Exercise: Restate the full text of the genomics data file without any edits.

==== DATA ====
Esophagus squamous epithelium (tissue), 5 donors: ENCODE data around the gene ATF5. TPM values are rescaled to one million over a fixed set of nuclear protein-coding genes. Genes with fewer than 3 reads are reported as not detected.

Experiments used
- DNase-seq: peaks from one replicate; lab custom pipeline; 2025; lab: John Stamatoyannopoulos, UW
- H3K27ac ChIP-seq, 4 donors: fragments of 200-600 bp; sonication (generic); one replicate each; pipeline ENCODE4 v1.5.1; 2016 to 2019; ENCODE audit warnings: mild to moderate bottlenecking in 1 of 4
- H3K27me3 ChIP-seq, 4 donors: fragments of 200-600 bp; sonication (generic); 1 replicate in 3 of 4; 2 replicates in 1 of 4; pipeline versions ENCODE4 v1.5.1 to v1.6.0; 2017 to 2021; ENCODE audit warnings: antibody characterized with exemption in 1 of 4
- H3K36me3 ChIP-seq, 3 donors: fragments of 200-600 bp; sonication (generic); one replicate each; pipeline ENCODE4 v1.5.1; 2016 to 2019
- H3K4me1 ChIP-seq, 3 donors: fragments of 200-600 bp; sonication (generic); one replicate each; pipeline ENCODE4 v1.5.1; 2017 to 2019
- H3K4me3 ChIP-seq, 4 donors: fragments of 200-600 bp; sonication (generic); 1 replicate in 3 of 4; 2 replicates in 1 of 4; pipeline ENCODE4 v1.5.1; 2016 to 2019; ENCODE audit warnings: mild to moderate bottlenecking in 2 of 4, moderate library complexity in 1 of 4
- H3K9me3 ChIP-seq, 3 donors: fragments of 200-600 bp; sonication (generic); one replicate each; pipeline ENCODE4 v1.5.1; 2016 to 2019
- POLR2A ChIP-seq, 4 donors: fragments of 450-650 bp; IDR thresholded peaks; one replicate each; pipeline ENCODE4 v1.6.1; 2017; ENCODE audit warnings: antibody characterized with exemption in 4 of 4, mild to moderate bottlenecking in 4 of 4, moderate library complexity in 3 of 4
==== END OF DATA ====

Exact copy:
Esophagus squamous epithelium (tissue), 5 donors: ENCODE data around the gene ATF5. TPM values are rescaled to one million over a fixed set of nuclear protein-coding genes. Genes with fewer than 3 reads are reported as not detected.

Experiments used
- DNase-seq: peaks from one replicate; lab custom pipeline; 2025; lab: John Stamatoyannopoulos, UW
- H3K27ac ChIP-seq, 4 donors: fragments of 200-600 bp; sonication (generic); one replicate each; pipeline ENCODE4 v1.5.1; 2016 to 2019; ENCODE audit warnings: mild to moderate bottlenecking in 1 of 4
- H3K27me3 ChIP-seq, 4 donors: fragments of 200-600 bp; sonication (generic); 1 replicate in 3 of 4; 2 replicates in 1 of 4; pipeline versions ENCODE4 v1.5.1 to v1.6.0; 2017 to 2021; ENCODE audit warnings: antibody characterized with exemption in 1 of 4
- H3K36me3 ChIP-seq, 3 donors: fragments of 200-600 bp; sonication (generic); one replicate each; pipeline ENCODE4 v1.5.1; 2016 to 2019
- H3K4me1 ChIP-seq, 3 donors: fragments of 200-600 bp; sonication (generic); one replicate each; pipeline ENCODE4 v1.5.1; 2017 to 2019
- H3K4me3 ChIP-seq, 4 donors: fragments of 200-600 bp; sonication (generic); 1 replicate in 3 of 4; 2 replicates in 1 of 4; pipeline ENCODE4 v1.5.1; 2016 to 2019; ENCODE audit warnings: mild to moderate bottlenecking in 2 of 4, moderate library complexity in 1 of 4
- H3K9me3 ChIP-seq, 3 donors: fragments of 200-600 bp; sonication (generic); one replicate each; pipeline ENCODE4 v1.5.1; 2016 to 2019
- POLR2A ChIP-seq, 4 donors: fragments of 450-650 bp; IDR thresholded peaks; one replicate each; pipeline ENCODE4 v1.6.1; 2017; ENCODE audit warnings: antibody characterized with exemption in 4 of 4, mild to moderate bottlenecking in 4 of 4, moderate library complexity in 3 of 4